I went to the grocery store today and bought an apple. While eating it, I complained that proceeds from the sales tax I paid were used for other things than agricultural support programs.

Ok, again–do some research. Food at grocery stores is only subject to sales taxes in a really small number of places. All of which are evil places, like Mississippi and Alabama.*

(I suspect that Marshall lives in New York. So he’s wrong. He doesn’t pay sales taxes on apples from the grocery store, unless NYC has a special “Alex Marshall tax” on apples.)

He goes on:

Plus, once we pay the gas tax, we have no choice about where the money goes. When I fill up my car with gas, I can’t choose that the tax money goes to repair the potholes on my street instead of the brand new interchange on the other side of the state. However, once I do pay the gas tax, I can use one stretch of road or a bridge as many times as I like with no additional charge. That’s not a user fee. There’s a reason the gas tax is called a tax—because it is one.

Okay…but if you drive on that same stretch of road 100 times, you will, in fact, use more gasoline than if you drive on it once, and you will pay more tax related to your usage. No, the gas tax isn’t a perfect proxy for a mileage fee, time-of-day pricing, or a toll, but it’s not completely unrelated to use, either.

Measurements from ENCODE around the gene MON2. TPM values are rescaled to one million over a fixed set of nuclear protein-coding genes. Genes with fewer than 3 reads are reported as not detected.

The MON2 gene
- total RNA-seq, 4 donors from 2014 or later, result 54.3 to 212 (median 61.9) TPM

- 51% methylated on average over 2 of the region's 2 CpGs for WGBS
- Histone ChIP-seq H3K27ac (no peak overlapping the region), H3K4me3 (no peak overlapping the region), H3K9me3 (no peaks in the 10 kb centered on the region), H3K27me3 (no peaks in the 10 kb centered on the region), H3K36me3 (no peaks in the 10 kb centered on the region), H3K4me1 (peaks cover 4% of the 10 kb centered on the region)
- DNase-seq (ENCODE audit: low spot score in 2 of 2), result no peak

And it’s not like you have any real choice about where your user fee money goes either. There are plenty of cross-subsidies in the national park system. And why wouldn’t there be? If didn’t need cross-subsidies to run something, it’s probably a private rather than a public good. Governments exist to handle cross-subsidies and distributional conflicts.

And (again) just because a government service charges a user fee doesn’t mean that user fee covers the full costs of the program. Transit is everybody’s prime example of that: we pay fares, and most systems still require operating subsidies. But plenty of programs charge user fees and supplement services with general revenues, such as garbage collection. So whether the gas tax is a user fee isn’t really germane to what Marshall wants to say: we could undercharge drivers with user fees just as easily as we have undertaxed gasoline.

I repeat: the gas tax has served the US remarkably well for decades. It’s an easy tax to pay–drivers pay in small amounts at point-of-purchase, and even if it hasn’t paid the full freight of auto infrastructure–or any other infrastructure and even if it isn’t strictly a user fee.

I’m so tired of the “it’s not fairrrrrrrr that cars don’t pay their way but trains are expected to” whine.